Chapter five, which seeks to explore the dynamics of “Portugal’s long decline and fall” and to discover the reasons for this, demonstrates the author’s familiarity with some of the more classical Portuguese historical references. He begins by mentioning the famous conference, organized by Antero de Quental in 1871 in order to discuss the causes of the decadence of the Iberian countries. Hatton goes backwards and forwards in time, exploring comparisons that, though they fail to explain everything about Portugal’s backwardness from a historical point of view, are useful for establishing intertemporal links between some of the nation’s more pervasive and continuous impediments to its development: the relationship between the repressive anti-Semitic conservatism of the Inquisition and the closed, stifling and censored world of Salazar’s Portugal; the relationship between the centralizing pattern adopted by the Absolutist regime and the continuing excessive weight that the State has in Portuguese society; and, finally, the relationship between the fading influence of the Discoveries, with their quick and easy profits, and the extravagant spending that has resulted from the misuse of the European funds that have been pouring into the country since Portugal’s accession to the EEC in the 1980s. The space devoted to an analysis of the eighteenth and nineteenth centuries, and the early twentieth century of republican Portugal, is too short, and Hatton could certainly have given more attention to those issues, expanding on his brief notes about the international impact of the Lisbon earthquake of 1755, the importance of the French Invasions and the “Brazilian question,” the increasing indebtedness of the period of fontismo, or the economic dire straits of the Republican regime of 1910-1926, together with all the “assassinations, murders, kidnappings, strikes and violent street demonstrations” that marked the day-to-day agenda of the early twentieth century.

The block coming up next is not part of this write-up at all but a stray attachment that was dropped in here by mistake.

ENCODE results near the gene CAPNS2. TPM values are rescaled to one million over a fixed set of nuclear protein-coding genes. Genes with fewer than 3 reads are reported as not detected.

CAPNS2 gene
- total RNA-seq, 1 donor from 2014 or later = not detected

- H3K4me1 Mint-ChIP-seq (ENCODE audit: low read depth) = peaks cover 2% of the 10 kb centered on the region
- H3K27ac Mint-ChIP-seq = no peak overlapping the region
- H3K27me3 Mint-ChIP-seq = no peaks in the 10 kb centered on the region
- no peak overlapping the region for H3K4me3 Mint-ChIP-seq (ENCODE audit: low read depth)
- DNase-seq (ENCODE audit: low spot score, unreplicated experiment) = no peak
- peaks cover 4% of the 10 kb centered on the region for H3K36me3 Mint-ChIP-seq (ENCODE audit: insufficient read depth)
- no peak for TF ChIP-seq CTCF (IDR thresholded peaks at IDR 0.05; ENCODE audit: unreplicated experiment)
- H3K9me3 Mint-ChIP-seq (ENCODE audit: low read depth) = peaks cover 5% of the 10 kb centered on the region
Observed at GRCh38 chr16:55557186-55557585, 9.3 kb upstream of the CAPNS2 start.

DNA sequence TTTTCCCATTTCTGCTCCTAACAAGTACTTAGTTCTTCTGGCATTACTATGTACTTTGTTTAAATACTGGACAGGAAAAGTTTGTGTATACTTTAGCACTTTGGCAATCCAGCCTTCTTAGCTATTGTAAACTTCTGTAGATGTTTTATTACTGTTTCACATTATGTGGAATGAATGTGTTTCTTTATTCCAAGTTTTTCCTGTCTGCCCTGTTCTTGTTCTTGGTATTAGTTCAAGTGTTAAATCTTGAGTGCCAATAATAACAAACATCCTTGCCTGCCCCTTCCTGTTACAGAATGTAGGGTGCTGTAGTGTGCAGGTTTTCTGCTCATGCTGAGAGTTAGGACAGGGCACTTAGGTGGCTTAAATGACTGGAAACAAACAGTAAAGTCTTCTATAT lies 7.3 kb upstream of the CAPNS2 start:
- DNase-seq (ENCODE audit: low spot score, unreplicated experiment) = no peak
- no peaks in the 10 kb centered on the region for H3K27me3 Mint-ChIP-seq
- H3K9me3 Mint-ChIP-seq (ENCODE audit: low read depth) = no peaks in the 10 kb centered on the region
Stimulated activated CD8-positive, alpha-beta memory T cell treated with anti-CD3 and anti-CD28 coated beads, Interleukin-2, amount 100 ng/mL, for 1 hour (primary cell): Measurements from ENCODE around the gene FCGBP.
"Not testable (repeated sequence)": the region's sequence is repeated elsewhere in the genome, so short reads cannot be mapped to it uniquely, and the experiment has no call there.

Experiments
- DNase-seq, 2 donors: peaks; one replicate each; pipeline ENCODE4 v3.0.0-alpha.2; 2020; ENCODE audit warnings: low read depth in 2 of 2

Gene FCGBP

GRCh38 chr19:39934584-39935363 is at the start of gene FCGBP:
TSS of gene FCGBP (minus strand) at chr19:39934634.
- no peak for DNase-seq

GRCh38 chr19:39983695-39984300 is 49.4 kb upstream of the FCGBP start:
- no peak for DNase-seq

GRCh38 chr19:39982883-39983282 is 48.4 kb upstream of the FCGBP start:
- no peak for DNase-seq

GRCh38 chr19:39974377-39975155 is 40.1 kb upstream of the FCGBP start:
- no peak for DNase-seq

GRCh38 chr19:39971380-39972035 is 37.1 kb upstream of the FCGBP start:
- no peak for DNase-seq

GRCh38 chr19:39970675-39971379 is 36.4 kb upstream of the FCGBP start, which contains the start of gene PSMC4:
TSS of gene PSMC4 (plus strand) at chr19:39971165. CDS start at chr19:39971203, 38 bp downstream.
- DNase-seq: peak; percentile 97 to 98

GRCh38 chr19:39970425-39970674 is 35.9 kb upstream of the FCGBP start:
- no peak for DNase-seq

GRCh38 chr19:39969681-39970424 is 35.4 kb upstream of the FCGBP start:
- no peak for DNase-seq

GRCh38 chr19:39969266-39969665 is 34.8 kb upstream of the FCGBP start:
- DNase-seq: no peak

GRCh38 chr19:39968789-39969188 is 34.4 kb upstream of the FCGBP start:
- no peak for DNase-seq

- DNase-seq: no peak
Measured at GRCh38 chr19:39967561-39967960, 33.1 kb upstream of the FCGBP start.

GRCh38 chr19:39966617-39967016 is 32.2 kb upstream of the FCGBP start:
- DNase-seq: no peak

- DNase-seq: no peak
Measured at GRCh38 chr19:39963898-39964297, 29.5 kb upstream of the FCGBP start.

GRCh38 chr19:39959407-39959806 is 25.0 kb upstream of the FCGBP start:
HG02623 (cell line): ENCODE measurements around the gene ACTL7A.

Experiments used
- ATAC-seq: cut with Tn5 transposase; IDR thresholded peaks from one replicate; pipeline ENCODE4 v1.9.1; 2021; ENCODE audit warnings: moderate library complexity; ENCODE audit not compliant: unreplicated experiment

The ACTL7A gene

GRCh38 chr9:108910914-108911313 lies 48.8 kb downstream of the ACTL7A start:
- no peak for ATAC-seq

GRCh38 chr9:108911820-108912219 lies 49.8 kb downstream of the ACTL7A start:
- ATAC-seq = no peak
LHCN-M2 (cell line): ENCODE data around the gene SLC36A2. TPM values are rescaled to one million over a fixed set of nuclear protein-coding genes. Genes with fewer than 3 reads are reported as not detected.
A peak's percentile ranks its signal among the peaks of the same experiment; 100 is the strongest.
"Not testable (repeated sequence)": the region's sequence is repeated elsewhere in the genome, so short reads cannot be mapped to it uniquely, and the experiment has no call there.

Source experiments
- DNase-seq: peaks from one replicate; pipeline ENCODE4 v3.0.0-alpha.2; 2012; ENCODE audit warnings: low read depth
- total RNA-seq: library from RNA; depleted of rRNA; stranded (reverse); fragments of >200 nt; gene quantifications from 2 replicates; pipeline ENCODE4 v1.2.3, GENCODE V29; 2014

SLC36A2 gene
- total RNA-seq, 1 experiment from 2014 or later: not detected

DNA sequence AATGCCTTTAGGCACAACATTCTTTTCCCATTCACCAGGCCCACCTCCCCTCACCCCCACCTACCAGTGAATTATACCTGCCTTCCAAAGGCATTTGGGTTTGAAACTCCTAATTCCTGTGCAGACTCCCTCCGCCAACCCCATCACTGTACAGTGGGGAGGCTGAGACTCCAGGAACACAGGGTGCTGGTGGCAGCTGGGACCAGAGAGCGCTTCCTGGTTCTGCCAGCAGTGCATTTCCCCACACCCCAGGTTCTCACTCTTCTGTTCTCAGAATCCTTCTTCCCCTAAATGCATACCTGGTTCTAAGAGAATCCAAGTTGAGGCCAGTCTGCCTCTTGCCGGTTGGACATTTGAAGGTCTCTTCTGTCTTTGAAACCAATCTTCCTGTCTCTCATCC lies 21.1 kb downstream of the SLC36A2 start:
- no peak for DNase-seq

Chapters six, seven and eight constitute a triptych on the instability of twentieth-century Portugal. The first of these deals with the “Salazar years,” defining the regime of the Estado Novo as a “walled enclosure where authoritarianism triumphed,” the dictator himself—in what is indeed a fairly effective portrait—as “a forbidding blend of finger-wagging schoolteacher and finger-pointing priest,” and the ill-fated “Caetano Spring,” which brought the nation to an impasse with its “deliciously absurd concept” of “renewal through continuity,” while allowing the atrocities of the war in Africa to continue until the very end of the regime. Hatton’s fascination with the “Carnation Revolution” of 1974 is obvious in Chapter seven. His description of the events occurring between 1974 and 1976 is almost cinematographic in its quality and is permeated with curiosities—the origins of the Carnation flowers that gave their name to the revolution, an hilarious note on the all too frequent use of the word “pá” (!) in the revolutionary lexicon, or the ideological contradictions of the PREC (the revolutionary period) in itself, keenly demonstrated in the famous TV documentary on the takeover of the Torre-Bela country estate. In this particular chapter, the geostrategic turnaround that began with the African decolonization and ended with Portugal’s accession to Europe in 1985-86 could have been explained in more detail, by affording greater prominence to the crucial decade of democratic normalization (1976-1986). Chapter eight deals with Portugal in Europe, beginning in 1986, or more precisely it examines the European influx into Portugal, and describes how that general input was badly misused. The cavaquismo of the 1980s signaled the arrival of “consumerism” and began a process of material improvement that was sufficient enough to grant Portugal the image of a modernizing country “on the move.” The economy boomed and, under the Socialist government of António Guterres, which followed on from Cavaco Silva’s Social Democratic consulate, the annus mirabilis of 1998, heralding the Universal Exposition in Lisbon, showed that “everything seemed possible.” But, as Hatton stresses, echoing what is now the consensual analysis of this period, “much of the change was cosmetic,” being based on “a credit-fuelled spending spree.” And, since after every “party” there inevitably comes a “hangover,” “if the EU aid was supposed to act like an injection of a growth hormone, it also had the effect of a narcotic. Sated by abundance, Portugal grew fat instead of building muscle.” The recent outcome of this illusion largely explains the “hard times” of the heavily overcast present moment, in which the country finds itself once again.